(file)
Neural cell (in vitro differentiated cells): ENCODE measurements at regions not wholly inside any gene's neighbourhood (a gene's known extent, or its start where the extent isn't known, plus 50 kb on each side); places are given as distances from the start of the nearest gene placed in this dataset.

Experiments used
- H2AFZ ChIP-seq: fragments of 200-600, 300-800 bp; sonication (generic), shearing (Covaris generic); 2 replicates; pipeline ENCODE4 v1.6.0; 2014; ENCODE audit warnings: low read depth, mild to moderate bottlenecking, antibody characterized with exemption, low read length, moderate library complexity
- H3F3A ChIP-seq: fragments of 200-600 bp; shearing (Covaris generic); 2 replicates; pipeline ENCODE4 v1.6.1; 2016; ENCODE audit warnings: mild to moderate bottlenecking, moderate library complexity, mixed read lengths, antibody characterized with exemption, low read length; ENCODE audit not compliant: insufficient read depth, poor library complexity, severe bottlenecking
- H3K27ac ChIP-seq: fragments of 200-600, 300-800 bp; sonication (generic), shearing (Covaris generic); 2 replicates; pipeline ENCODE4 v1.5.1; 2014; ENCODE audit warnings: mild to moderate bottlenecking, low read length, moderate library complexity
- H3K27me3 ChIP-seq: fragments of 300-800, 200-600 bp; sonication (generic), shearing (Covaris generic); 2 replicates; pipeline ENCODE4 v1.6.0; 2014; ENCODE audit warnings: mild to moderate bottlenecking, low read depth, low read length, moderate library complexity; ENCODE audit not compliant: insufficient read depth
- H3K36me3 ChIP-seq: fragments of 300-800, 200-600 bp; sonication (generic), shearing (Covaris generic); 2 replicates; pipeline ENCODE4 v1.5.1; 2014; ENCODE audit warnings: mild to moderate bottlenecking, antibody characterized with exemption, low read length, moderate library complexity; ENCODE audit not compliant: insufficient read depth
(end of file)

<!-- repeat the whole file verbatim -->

Neural cell (in vitro differentiated cells): ENCODE measurements at regions not wholly inside any gene's neighbourhood (a gene's known extent, or its start where the extent isn't known, plus 50 kb on each side); places are given as distances from the start of the nearest gene placed in this dataset.

Experiments used
- H2AFZ ChIP-seq: fragments of 200-600, 300-800 bp; sonication (generic), shearing (Covaris generic); 2 replicates; pipeline ENCODE4 v1.6.0; 2014; ENCODE audit warnings: low read depth, mild to moderate bottlenecking, antibody characterized with exemption, low read length, moderate library complexity
- H3F3A ChIP-seq: fragments of 200-600 bp; shearing (Covaris generic); 2 replicates; pipeline ENCODE4 v1.6.1; 2016; ENCODE audit warnings: mild to moderate bottlenecking, moderate library complexity, mixed read lengths, antibody characterized with exemption, low read length; ENCODE audit not compliant: insufficient read depth, poor library complexity, severe bottlenecking
- H3K27ac ChIP-seq: fragments of 200-600, 300-800 bp; sonication (generic), shearing (Covaris generic); 2 replicates; pipeline ENCODE4 v1.5.1; 2014; ENCODE audit warnings: mild to moderate bottlenecking, low read length, moderate library complexity
- H3K27me3 ChIP-seq: fragments of 300-800, 200-600 bp; sonication (generic), shearing (Covaris generic); 2 replicates; pipeline ENCODE4 v1.6.0; 2014; ENCODE audit warnings: mild to moderate bottlenecking, low read depth, low read length, moderate library complexity; ENCODE audit not compliant: insufficient read depth
- H3K36me3 ChIP-seq: fragments of 300-800, 200-600 bp; sonication (generic), shearing (Covaris generic); 2 replicates; pipeline ENCODE4 v1.5.1; 2014; ENCODE audit warnings: mild to moderate bottlenecking, antibody characterized with exemption, low read length, moderate library complexity; ENCODE audit not compliant: insufficient read depth